Humidification: Forced-Air Systems

  Months fly by, and it is closer to Fall in New England.  Soon most local Plumbing, Heating, and Cooling companies will be consumed with Fall maintenance programs.  I remember spending countless hours a week dealing with humidifiers, whether it was the old Skuttle drum style, the Aprilaire bypass version, or even the steam models that have actually been improved over the years - particularly Honeywell's Truesteam.  The one common theme that always arose was: What do I set the humidistat for?  If you loyal readers remember, a while back I wrote a short blog about ASHRAE's Psychometric Comfort Zone.  Based on this time tested theory, you can set the Relative Humidity (RH) anywhere between 30-60%!  With scorched, or forced-air, systems it is desirable to keep the RH between 35-45% in order to prevent static buildup (ACCA Manual RS).  But, every home is different.  In order to properly sense the RH, most humidistats are located on the return duct.  This may represent the RH at some point in the house, but not everywhere.  So, what is the maximum RH that should be set?  I say it depends on the windows - as visible condensation on the windows can cause many problems.  There is a possibility of concealed condensation in walls, but if a vapor retarder is used and installed correctly, this should not happen in New England.  As a Service Technician, we can only worry about the visible condensation.  If concealed condensation is a concern, please contact a qualified Building Analyst!

Equation for Surface Temp.

  Visible condensation occurs on surfaces that have a temperature below the dew point of the air.  This is why we get "dew" on the grass or my car most summer mornings.  Or why an evaporator actually condensates during operation in our climate.  The temperature of the coil (Evaporator Saturation Temp) is lower than the dew point of the return air.  In order to find out the maximum RH prior to visible condensation, you should use this equation and a Psychrometric chart.  You will need to know the indoor and outdoor design temperatures, and the u-value of the device calculating for.  Since the weak point in most walls is the window, you should find the lowest u-value window in the conditioned space. If you were solving for a wall or ceiling, remember that the U-Value = 1/R-value, or the inverse.

.49 U-Value Window in MA

  For example, lets say your design temperatures were 0F (typical local outdoor) and 70F (2009 IECC and building code compliant indoor), with a window that has a .49 U-Value ( typical double pane, wood frame).  Using the formula, you can determine the temperature of the window at design temperatures, in this case 48F.  This correlates to a dew-point of about 47F.  Then, use of your psychrometric chart (I am sure "there is an app for that") you can determine the max setting for your central humidifier is about 45% RH.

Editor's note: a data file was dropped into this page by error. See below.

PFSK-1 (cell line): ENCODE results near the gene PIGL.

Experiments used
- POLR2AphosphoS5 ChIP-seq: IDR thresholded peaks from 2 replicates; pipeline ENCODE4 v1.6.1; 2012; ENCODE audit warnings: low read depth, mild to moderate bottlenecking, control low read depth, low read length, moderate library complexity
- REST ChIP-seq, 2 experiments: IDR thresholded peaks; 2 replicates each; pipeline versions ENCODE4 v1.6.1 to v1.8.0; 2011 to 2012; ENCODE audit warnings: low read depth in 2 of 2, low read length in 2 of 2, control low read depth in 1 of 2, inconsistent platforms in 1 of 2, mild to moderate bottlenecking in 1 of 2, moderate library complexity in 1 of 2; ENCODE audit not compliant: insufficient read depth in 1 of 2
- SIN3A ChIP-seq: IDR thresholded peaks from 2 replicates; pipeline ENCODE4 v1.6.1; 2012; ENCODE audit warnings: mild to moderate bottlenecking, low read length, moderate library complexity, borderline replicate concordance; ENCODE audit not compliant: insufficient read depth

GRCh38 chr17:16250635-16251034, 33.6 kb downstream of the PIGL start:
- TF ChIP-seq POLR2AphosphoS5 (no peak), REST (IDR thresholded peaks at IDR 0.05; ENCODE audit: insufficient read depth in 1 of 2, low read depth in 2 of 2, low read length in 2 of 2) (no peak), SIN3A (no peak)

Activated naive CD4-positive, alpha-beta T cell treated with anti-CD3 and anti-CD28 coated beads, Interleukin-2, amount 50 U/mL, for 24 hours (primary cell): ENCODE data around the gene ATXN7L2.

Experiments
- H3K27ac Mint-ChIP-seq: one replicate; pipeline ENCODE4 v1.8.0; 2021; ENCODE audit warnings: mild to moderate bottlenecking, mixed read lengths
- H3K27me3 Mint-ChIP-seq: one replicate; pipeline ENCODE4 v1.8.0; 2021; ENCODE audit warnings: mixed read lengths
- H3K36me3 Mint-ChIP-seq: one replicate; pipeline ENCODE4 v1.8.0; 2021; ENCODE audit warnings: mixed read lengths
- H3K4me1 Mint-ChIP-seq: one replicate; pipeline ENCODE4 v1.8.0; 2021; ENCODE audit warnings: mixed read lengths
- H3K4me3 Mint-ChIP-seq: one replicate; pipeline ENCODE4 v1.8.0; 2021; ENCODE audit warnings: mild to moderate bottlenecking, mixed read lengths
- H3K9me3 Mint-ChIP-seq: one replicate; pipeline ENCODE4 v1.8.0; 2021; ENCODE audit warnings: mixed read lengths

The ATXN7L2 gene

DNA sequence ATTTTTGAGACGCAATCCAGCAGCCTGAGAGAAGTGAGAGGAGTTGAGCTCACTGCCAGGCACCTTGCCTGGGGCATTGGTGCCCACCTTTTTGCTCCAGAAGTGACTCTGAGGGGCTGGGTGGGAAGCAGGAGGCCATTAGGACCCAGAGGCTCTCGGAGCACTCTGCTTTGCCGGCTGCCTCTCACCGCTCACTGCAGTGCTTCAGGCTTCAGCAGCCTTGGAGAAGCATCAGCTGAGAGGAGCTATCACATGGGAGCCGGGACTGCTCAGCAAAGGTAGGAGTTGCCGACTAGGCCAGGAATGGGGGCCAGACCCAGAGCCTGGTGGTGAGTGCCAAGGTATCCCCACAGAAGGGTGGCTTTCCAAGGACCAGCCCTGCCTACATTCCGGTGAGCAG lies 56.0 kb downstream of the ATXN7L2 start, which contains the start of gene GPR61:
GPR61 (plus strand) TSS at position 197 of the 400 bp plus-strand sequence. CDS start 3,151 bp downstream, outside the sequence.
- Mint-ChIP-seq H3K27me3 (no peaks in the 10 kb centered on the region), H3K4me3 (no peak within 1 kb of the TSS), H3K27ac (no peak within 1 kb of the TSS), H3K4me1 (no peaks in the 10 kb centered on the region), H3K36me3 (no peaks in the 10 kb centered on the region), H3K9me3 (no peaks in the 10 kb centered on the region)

.36 U-Value Window in MA

  Control of this is very important for most new homes as this math with a Low-E window having a .36 U-Value may not yield any visible condensation until the relative humidity hits close to 60%!  If technicians are using the old method of visible condensation, it may be too late for "insert issue here" (concealed condensation, mold, damage to paintings, pianos, etc) or I like to say the many possibilities of IAQ.  In fact, did you know that just as much (if not more) bacteria, viruses, fungi, and mites grow above 60%RH as they do below 30%RH?  (see ASHRAE Systems and Equipment Handbook, 2000) Not only does the static vanish between 35-45%, but so does the rest of the unwanted possibilities.  Ever wonder why condensation builds in attic duct systems and supply registers during the winter?  Check out the duct insulation and do the math...

1 comment:

  1. The need to add humidity to living space is related to the rate of air changes within the building envelope. Colder dryer air infiltrates into the dwelling and is then warmed by the heating equipment this causes the dreadfully dry environment we all have experienced indoors during a typical New England winter. As new construction methods and weatherization efforts produce a more air tight, better insulated building envelope with significantly lower air changes, we will see the need to add humidity to living space become less necessary. At some point in the future we will be worrying about how best to remove excess moisture from the living space caused by human habitation with energy recovery units and marveling that at one time we spent so much time and energy operating, maintaining and repairing humidifiers.

    Don Chaisson APA LLC